Latest posts by Michael Pietroforte (see all)
- Set Windows 10 Ethernet connection to metered with PowerShell - Tue, Sep 27 2016
- Disable updates in Windows 10 1607 (Anniversary Update) using Group Policy - Wed, Sep 21 2016
- Fundamentals of Azure, Second Edition – Get your head in the cloud - Tue, Sep 13 2016
You might have heard of the stir that Microsoft’s Windows 7 USB/DVD Download Tool (WUDT) caused last year when some Open Source watchmen recognized that the tool contained code that violated the GPL. Microsoft was then “forced” to release WUDT under GPLv2. Considering the upset in the media about this incident, I expected a luxurious tool that comes with lots of customization features. I was somewhat disappointed to discover it does nothing else but copy the contents of a Windows 7 install DVD to a USB stick and make it bootable.
The funny thing is that WUDT even failed to perform this simple task with my no-name USB stick. This message was the only thing that the Open Source tool could do for me:
We were unable to copy your files. Please check your USB device and the selected ISO file and try again.
At least, my cheap stick wasn’t the cause because everything worked perfectly when I manually did the job (hopefully without violating any Open Source laws). So, I thought, I would write this post for those who might run into the same problems and think they need to buy another USB stick. After all, this is Microsoft software and there are not many options to integrate bugs in such a simple tool.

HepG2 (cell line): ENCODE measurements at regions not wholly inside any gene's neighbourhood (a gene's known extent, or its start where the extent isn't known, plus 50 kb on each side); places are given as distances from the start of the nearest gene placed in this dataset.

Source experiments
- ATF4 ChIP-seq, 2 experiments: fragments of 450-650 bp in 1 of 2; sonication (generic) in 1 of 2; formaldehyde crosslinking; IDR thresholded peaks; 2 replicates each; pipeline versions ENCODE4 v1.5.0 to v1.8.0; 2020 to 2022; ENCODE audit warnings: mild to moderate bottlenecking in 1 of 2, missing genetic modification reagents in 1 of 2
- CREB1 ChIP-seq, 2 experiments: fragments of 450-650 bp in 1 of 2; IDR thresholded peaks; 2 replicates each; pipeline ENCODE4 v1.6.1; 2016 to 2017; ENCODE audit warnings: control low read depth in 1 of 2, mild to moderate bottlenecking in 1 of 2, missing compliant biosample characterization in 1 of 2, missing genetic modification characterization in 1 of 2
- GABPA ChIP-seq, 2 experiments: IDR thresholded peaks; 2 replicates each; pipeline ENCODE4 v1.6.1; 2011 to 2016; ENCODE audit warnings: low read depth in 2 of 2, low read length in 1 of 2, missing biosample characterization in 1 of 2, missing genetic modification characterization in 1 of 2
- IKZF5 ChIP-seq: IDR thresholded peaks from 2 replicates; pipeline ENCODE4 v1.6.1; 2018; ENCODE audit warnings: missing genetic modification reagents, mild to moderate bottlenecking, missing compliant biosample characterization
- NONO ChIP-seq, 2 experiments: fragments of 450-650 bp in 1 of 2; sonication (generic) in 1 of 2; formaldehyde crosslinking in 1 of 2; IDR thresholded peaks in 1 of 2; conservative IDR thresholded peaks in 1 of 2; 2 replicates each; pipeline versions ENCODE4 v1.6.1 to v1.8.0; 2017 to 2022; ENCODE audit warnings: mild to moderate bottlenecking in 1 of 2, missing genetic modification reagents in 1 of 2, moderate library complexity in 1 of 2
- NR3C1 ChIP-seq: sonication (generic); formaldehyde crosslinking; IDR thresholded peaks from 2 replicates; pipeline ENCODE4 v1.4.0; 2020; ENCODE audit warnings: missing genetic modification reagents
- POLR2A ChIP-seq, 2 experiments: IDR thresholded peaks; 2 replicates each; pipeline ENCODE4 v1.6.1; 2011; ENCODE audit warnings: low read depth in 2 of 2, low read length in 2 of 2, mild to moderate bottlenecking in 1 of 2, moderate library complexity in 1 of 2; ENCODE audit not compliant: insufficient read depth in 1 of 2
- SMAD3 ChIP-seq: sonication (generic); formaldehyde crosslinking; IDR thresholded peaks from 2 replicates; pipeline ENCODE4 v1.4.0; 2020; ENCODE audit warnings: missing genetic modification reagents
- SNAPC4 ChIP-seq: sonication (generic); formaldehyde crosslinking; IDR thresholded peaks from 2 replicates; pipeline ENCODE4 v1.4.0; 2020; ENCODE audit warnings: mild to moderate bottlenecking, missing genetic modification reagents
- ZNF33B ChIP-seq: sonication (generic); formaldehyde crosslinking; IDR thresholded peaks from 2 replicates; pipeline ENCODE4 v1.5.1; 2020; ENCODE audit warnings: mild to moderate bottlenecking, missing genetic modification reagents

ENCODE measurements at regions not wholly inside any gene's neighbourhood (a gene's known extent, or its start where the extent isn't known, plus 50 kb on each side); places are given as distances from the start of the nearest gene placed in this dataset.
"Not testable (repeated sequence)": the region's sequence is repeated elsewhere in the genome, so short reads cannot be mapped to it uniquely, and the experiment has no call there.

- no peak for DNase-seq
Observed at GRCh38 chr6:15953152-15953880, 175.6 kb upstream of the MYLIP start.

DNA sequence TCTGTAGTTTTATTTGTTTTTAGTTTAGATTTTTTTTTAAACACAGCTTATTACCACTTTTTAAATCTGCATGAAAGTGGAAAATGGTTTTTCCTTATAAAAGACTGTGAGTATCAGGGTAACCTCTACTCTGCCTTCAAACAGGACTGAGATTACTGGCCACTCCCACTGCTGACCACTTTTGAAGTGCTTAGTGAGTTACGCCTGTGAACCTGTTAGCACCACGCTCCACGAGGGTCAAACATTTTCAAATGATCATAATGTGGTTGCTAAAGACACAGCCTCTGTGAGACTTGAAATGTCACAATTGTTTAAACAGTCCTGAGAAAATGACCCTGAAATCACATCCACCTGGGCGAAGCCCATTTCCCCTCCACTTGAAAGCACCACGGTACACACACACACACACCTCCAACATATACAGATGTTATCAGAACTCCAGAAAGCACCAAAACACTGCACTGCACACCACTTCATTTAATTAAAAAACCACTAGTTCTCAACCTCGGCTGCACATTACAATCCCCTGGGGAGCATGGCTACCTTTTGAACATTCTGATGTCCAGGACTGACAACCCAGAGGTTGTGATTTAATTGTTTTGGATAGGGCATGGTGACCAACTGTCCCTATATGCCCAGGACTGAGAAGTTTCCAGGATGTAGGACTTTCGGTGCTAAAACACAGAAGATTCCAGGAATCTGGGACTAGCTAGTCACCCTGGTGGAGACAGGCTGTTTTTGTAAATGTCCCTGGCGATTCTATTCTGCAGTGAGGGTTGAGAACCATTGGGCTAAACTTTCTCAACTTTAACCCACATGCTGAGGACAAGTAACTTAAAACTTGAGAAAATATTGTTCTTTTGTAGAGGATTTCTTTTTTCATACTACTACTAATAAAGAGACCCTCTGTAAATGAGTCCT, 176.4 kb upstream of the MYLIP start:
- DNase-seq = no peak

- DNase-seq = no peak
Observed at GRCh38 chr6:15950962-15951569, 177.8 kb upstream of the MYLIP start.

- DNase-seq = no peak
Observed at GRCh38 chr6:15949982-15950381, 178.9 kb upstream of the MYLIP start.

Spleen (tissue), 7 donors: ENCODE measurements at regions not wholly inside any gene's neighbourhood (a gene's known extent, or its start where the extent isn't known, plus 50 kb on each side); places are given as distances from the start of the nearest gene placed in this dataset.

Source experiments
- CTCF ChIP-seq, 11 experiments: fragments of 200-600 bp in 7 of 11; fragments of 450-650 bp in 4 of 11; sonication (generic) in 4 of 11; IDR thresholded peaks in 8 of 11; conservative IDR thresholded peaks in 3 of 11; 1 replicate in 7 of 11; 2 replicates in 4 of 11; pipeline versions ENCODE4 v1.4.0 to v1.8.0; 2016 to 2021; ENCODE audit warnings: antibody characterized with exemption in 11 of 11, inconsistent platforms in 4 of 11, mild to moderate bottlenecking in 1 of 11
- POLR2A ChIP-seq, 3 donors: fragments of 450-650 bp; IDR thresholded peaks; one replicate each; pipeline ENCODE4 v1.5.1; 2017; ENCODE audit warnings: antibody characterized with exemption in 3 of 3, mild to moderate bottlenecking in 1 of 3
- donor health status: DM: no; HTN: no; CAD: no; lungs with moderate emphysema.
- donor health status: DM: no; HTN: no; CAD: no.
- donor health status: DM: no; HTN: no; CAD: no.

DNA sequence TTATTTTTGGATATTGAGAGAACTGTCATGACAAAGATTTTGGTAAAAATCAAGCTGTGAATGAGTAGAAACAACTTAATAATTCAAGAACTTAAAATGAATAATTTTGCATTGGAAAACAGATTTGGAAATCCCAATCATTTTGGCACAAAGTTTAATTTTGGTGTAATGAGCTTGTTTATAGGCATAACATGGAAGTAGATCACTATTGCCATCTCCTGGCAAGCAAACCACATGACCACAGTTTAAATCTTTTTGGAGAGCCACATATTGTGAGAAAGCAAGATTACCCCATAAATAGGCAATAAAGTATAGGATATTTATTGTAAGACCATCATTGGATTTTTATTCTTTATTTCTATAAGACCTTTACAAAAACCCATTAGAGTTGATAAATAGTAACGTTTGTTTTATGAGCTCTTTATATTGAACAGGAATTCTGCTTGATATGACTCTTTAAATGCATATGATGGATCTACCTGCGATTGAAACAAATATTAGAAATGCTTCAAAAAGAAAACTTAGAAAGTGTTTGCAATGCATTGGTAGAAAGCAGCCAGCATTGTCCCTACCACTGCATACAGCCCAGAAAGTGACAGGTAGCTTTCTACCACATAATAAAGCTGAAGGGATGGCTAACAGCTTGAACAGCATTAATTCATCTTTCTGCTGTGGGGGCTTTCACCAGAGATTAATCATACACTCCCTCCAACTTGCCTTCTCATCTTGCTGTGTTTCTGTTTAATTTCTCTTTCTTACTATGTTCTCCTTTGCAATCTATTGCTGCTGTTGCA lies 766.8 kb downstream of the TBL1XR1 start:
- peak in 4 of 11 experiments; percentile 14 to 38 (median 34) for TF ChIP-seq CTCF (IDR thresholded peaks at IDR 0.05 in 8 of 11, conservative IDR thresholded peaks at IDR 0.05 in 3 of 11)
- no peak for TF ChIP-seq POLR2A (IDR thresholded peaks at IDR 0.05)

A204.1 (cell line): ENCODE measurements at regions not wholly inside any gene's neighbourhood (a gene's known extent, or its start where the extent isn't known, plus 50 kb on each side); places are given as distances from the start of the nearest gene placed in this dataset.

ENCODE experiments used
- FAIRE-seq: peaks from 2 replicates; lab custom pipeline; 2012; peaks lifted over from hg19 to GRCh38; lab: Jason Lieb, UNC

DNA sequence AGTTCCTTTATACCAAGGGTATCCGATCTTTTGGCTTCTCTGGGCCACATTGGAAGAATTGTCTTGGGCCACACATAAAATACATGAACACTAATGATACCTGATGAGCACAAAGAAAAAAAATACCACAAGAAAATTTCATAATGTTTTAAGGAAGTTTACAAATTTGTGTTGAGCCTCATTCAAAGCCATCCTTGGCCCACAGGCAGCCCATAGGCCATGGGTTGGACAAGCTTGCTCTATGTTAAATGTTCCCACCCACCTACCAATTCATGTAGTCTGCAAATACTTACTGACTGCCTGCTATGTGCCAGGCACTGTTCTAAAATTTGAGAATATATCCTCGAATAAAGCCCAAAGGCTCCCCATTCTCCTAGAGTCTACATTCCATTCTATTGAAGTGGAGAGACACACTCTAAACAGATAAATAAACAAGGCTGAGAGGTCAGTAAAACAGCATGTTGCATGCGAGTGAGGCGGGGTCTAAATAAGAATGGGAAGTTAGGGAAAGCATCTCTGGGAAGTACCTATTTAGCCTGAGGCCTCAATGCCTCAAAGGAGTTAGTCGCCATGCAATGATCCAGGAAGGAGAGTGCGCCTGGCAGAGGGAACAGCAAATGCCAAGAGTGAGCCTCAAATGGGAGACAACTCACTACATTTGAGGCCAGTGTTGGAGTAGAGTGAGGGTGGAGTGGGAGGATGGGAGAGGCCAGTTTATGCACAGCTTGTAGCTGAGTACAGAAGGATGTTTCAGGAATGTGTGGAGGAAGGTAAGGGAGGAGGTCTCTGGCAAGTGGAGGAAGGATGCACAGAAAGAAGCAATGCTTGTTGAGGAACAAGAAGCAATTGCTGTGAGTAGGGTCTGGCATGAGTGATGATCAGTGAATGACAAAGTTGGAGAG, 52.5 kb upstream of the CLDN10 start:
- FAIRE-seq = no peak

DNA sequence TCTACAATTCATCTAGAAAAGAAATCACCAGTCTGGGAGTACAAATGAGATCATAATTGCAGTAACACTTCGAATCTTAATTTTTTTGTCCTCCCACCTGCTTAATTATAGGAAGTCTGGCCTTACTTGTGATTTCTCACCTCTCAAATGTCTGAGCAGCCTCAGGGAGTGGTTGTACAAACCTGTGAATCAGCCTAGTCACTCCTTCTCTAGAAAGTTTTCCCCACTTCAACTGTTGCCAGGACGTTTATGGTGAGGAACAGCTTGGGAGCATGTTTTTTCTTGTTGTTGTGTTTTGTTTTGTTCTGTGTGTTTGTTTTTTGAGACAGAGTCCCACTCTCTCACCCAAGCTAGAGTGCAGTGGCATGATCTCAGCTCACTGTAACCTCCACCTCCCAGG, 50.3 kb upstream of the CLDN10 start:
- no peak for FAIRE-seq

Anyway, here is what you have to do. Launch a command prompt with admin rights and run the diskpart tool. Note: Before you run these commands read the warning below!
select disk #
create partition primary
select partition 1
format quick fs=fat32
The “list disk” command will show you the connected drives and with “select disk”, you can choose your USB stick.
WARNING: Be careful to select the right drive or else your day won’t have a happy end because if you select the wrong drive you will lose all your data on this drive!
The crucial step here is the “clean” command. It overwrites the MBR and the partition table (thereby, deleting everything on the stick). My guess is that WUDT misses this step and only formats the flash drive. It appears my memory stick had some odd partitions (which is not uncommon). When I tried WUDT again with this prepared stick, the Open Source tool mastered its task without further murmur.
By the way, this is also the reason why you shouldn’t use the Windows Disk Management applet to prepare the USB stick. This GUI doesn’t offer a clean command.
After you prepare the stick, you have to copy the contents of your Windows 7 DVD to the thumb drive, and you are done. If you only have an ISO file, you can use Virtual CloneDrive to mount the Windows 7 install DVD first.
Instead of formatting the partition with FAT32, you can also use NTFS (like WUDT does), but then you need an extra step to make the drive bootable:
Bootsect.exe /nt60 X:
“X:” is the drive letter of your USB stick. Bootsect.exe can be found on the Windows 7 DVD in the boot folder. However, I can’t really recommend using NTFS. My USB stick, at least, appeared to be slower with NTFS.